notebook interface (was Re: [BUG] one cannot add widgets to notebooks)

On Monday, July 7, 2003, at 05:42  AM, Goran Thyni wrote:

On Sun, Jul 06, 2003 at 04:08:50PM -0400, muppet wrote:

On Sunday, July 6, 2003, at 01:30 PM, Thierry Vignaud wrote:

Gtk2::Notebook->append_page does not accept any other widgets that the
abstract base type Gtk2::Widget :

the second argument, tab_label, must be a widget (usually a GtkLabel,
but also a GtkHBox containing a label and a button), but you're passing
a string, which is not a widget.

I think this is a perfect example where we should try to be "perlish".
The old gtk2-perl wrapped this and automagically created the Label widget
if you passed in a string.

in diving a bit further into the problem...

there are six ways to add pages to a notebook:

  $notebook->append_page ($child, $tab_label);
  $notebook->append_page_menu ($child, $tab_label, $menu_label);
  $notebook->prepend_page ($child, $tab_label);
  $notebook->prepend_page_menu ($child, $tab_label, $menu_label);
  $notebook->insert_page ($child, $tab_label, $position);
$notebook->insert_page_menu ($child, $tab_label, $menu_label, $position);

the first five are just simplified front-ends for insert_page_menu, which is the actual swiss army knife.

in all cases, tab_label is to be either NULL, or a GtkWidget. if NULL, a GtkLabel with the text "page N" is used (with N being the page number, of course). however, tab_label can be any widget, and the most obvious use is a GtkBox containing a pixmap, a string label, and a button with an X in it to close the tab, a la Opera/Mozilla/Galeon/Safari tabs.

GtkNotebook has a setting (the "enable-popup" property) that allows a user to bring up a menu to select the desired notebook page, in addition to having tabs out. if you want to bring up that menu, the items that go into the menu *must* be GtkLabels, not anything fancy, so if you are going to put something fancy into the tab_label and allow enable-popup to be TRUE, you have to use the _menu variant and supply a GtkLabel widget for menu_label.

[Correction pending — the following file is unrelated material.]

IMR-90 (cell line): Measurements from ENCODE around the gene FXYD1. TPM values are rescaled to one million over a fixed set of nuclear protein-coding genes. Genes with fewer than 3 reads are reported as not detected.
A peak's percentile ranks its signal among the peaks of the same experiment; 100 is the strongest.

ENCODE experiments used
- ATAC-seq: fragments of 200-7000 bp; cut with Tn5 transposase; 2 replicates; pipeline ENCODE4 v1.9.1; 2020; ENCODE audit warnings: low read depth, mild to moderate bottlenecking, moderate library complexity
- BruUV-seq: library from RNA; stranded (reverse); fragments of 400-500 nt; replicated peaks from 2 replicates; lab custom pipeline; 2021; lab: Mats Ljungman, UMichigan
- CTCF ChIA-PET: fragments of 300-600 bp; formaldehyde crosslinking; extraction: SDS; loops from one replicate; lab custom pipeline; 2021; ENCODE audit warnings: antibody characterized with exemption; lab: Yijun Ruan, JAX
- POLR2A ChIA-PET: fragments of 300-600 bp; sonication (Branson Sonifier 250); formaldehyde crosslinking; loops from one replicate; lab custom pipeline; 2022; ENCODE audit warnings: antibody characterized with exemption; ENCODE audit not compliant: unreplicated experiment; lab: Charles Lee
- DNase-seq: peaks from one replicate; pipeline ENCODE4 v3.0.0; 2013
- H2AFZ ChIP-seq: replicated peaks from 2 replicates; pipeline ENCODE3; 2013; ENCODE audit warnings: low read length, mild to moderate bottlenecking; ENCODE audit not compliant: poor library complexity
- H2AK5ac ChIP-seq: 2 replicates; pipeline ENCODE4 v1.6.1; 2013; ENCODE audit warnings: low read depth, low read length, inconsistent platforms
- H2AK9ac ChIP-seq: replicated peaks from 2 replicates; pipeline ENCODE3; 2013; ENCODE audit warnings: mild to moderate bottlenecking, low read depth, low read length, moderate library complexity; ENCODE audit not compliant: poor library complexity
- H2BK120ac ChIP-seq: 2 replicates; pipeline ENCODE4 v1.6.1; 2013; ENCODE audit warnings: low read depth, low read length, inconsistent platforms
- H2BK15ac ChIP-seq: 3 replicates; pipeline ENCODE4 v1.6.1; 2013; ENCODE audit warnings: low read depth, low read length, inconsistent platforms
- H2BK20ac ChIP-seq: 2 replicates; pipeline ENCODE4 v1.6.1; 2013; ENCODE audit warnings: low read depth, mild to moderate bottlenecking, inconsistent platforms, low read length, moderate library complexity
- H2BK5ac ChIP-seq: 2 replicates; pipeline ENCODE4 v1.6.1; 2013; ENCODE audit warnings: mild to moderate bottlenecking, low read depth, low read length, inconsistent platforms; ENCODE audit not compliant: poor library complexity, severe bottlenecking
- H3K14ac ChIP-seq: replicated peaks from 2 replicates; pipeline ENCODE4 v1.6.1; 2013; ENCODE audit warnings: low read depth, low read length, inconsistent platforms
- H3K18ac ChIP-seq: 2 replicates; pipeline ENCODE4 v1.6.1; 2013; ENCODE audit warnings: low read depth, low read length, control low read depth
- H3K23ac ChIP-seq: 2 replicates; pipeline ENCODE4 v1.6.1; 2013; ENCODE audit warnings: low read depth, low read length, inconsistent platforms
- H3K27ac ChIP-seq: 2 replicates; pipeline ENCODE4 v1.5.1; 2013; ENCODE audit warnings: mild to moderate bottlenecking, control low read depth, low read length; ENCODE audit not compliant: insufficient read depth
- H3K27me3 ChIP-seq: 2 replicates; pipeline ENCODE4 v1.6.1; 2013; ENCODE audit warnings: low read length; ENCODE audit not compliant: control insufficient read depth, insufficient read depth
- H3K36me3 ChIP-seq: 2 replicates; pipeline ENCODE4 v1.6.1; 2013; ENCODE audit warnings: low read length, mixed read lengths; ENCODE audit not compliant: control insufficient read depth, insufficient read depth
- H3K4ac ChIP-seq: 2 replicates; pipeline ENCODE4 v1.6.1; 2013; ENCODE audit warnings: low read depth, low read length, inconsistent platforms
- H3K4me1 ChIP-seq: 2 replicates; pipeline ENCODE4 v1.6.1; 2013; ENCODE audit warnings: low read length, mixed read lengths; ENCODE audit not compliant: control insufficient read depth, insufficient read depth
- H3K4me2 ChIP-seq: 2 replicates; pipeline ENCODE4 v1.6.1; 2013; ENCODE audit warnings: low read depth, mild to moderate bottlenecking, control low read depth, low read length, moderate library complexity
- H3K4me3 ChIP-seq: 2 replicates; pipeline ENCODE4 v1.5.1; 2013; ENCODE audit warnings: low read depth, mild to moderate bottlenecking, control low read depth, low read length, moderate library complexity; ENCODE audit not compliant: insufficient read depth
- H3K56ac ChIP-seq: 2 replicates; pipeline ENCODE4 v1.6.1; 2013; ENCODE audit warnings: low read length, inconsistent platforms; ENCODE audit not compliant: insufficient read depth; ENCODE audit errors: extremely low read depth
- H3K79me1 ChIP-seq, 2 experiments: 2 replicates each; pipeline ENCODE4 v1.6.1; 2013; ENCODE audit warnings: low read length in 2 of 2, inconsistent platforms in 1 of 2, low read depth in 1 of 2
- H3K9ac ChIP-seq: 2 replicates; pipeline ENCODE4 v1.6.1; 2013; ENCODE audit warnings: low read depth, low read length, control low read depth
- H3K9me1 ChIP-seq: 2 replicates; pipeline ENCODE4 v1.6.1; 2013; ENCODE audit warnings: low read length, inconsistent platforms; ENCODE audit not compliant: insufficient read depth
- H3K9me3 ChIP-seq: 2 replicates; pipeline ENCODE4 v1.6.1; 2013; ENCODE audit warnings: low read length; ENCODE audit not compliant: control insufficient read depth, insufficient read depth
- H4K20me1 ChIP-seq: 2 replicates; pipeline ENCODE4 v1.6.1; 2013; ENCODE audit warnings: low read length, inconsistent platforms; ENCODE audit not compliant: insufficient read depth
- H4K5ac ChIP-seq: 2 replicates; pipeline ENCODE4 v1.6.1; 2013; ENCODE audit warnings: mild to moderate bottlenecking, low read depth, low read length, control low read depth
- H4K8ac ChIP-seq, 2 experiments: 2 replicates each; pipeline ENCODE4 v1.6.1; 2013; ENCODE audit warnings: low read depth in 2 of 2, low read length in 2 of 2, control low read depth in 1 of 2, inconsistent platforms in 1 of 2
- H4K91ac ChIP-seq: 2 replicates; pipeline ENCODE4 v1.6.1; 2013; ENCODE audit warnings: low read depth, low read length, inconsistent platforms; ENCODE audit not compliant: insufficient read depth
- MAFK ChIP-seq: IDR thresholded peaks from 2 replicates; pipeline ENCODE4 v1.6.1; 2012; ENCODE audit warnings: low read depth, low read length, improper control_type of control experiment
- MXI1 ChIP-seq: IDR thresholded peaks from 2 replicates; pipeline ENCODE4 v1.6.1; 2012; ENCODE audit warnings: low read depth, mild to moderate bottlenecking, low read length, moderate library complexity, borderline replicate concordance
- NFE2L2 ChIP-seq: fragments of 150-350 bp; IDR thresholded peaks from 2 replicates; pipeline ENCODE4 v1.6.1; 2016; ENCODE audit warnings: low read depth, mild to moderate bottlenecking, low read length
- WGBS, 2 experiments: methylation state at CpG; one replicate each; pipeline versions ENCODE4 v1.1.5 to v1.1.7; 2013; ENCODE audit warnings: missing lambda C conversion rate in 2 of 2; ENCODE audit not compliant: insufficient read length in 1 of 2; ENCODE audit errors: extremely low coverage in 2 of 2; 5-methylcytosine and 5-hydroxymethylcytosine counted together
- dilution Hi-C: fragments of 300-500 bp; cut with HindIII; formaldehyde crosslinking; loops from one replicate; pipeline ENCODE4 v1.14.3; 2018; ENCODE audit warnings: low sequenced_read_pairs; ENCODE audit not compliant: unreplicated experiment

if you just pass NULL or a GtkLabel for the tab_label, then it's quite safe to pass NULL for the menu_label (but then it's pointless to use the _menu variant in that case).

so why am i babbling?

the current bindings just pass everything straight through to the C layer with no fiddling. in fact, we don't even allow undef for the tab_labels (which we should).

it would indeed be easy to automagically create GtkLabels for plain strings, passing any undefs or already-widgets through... but this begs the question, how do we now validate the input we've mangled? and also, since we have five extra functions which merely act as interfaces to the same function, we could consolidate these to save codespace, but we could also collect them by providing default parameters.


   # this is the normal case we have now
   $notebook->append_page ($child, Gtk2::Label->new ("foo"));

   # this one is fine, we automagically create a label
   $notebook->append_page ($child, "foo");

   # this one barfs, complaining that you didn't supply an alternate
   $notebook->append_page ($child, $non_label_widget);

   # this one works fine, as an alias for append_page_menu
$notebook->append_page ($child, $non_label_widget, Gtk2::Label->new ('foo'));
   # as does this:
   $notebook->append_page ($child, $non_label_widget, 'foo');

this would be highly helpful and perlish, but now we'd need to document it and make sure it does the right thing and doesn't get out of sync.

personally, i think it's sufficiently complicated on its own, without us tossing in string versus label confusion. however, we started down the slippery slope a long time ago so it's hard to argue against this on the "changing the interface" grounds.


[Date Prev][Date Next]   [Thread Prev][Thread Next]   [Thread Index] [Date Index] [Author Index]